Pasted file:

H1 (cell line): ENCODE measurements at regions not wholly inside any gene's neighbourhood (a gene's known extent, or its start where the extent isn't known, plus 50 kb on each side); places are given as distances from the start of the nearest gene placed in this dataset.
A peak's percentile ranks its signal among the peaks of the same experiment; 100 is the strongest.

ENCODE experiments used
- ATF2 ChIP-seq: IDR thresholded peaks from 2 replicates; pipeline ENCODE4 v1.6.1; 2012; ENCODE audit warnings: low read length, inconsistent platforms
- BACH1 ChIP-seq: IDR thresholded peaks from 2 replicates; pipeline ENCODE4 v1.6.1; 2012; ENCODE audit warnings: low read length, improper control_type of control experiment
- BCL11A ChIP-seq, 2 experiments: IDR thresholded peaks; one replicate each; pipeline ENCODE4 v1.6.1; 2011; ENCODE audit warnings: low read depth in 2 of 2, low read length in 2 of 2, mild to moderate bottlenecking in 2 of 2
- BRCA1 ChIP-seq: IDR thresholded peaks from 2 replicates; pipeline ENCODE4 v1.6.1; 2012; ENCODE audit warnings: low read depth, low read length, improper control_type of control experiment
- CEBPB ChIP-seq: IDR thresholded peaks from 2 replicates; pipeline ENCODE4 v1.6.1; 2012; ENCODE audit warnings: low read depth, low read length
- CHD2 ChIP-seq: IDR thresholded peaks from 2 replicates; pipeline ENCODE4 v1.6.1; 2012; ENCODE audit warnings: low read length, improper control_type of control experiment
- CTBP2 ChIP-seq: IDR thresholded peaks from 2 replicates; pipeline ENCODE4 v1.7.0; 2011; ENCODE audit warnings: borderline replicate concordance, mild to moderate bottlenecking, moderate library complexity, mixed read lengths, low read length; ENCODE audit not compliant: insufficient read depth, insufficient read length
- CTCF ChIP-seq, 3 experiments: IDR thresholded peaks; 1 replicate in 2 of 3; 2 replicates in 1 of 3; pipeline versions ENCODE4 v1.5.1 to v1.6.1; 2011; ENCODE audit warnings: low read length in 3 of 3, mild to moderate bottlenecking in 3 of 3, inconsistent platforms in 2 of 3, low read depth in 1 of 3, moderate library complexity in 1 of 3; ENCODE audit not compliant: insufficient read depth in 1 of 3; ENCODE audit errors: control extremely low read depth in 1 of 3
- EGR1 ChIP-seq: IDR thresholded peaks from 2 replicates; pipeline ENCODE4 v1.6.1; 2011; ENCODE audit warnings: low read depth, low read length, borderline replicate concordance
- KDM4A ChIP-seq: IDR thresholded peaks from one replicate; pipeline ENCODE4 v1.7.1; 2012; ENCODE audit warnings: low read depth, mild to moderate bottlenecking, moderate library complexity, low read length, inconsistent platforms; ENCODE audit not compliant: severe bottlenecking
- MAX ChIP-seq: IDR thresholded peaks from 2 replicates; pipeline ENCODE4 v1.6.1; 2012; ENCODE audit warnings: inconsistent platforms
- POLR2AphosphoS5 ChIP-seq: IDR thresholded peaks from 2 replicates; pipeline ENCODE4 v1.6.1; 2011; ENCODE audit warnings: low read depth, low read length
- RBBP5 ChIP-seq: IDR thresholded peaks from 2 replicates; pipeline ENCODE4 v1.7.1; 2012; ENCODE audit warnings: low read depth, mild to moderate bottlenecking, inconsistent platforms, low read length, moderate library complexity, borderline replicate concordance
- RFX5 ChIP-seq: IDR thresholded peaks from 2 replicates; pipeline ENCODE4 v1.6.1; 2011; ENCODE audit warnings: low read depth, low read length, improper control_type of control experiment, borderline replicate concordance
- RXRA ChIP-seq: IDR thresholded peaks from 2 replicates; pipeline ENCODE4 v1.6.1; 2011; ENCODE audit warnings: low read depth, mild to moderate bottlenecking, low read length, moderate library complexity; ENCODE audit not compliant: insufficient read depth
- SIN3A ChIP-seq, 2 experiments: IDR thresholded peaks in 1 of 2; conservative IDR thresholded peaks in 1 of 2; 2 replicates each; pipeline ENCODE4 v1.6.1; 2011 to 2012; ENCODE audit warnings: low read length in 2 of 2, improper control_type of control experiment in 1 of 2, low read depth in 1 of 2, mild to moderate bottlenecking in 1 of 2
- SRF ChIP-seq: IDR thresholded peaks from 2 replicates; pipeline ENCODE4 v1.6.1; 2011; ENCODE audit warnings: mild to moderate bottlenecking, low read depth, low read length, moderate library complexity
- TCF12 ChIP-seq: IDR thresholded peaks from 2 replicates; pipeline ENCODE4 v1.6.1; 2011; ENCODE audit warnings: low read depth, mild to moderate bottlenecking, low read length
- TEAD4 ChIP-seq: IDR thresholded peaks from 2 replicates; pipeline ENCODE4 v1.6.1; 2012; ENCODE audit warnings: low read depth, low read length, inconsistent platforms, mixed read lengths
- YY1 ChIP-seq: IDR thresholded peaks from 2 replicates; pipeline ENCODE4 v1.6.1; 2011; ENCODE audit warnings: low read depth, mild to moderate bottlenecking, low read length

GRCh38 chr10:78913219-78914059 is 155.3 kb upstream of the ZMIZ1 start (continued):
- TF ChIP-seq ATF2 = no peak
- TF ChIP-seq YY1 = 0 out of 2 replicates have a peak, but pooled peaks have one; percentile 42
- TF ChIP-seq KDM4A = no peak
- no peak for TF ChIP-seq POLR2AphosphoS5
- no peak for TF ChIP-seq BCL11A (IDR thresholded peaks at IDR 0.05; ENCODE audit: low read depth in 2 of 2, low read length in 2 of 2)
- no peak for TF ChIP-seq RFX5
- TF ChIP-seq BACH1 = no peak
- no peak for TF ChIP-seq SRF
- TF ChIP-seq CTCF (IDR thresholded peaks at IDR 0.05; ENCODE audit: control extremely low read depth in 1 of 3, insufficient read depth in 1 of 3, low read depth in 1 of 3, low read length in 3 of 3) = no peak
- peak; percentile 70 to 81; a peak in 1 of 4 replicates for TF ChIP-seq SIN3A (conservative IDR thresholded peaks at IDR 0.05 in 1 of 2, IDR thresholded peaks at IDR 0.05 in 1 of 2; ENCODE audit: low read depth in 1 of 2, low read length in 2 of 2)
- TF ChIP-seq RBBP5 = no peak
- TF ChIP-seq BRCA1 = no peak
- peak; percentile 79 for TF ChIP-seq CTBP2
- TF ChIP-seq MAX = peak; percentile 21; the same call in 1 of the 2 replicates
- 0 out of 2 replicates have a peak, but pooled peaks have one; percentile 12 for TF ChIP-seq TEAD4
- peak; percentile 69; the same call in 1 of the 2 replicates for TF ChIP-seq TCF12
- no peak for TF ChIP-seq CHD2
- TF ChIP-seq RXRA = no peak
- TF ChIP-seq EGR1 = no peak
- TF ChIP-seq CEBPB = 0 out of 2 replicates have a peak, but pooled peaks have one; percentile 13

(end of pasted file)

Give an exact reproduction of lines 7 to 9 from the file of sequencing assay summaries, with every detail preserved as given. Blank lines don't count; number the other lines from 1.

- BRCA1 ChIP-seq: IDR thresholded peaks from 2 replicates; pipeline ENCODE4 v1.6.1; 2012; ENCODE audit warnings: low read depth, low read length, improper control_type of control experiment
- CEBPB ChIP-seq: IDR thresholded peaks from 2 replicates; pipeline ENCODE4 v1.6.1; 2012; ENCODE audit warnings: low read depth, low read length
- CHD2 ChIP-seq: IDR thresholded peaks from 2 replicates; pipeline ENCODE4 v1.6.1; 2012; ENCODE audit warnings: low read length, improper control_type of control experiment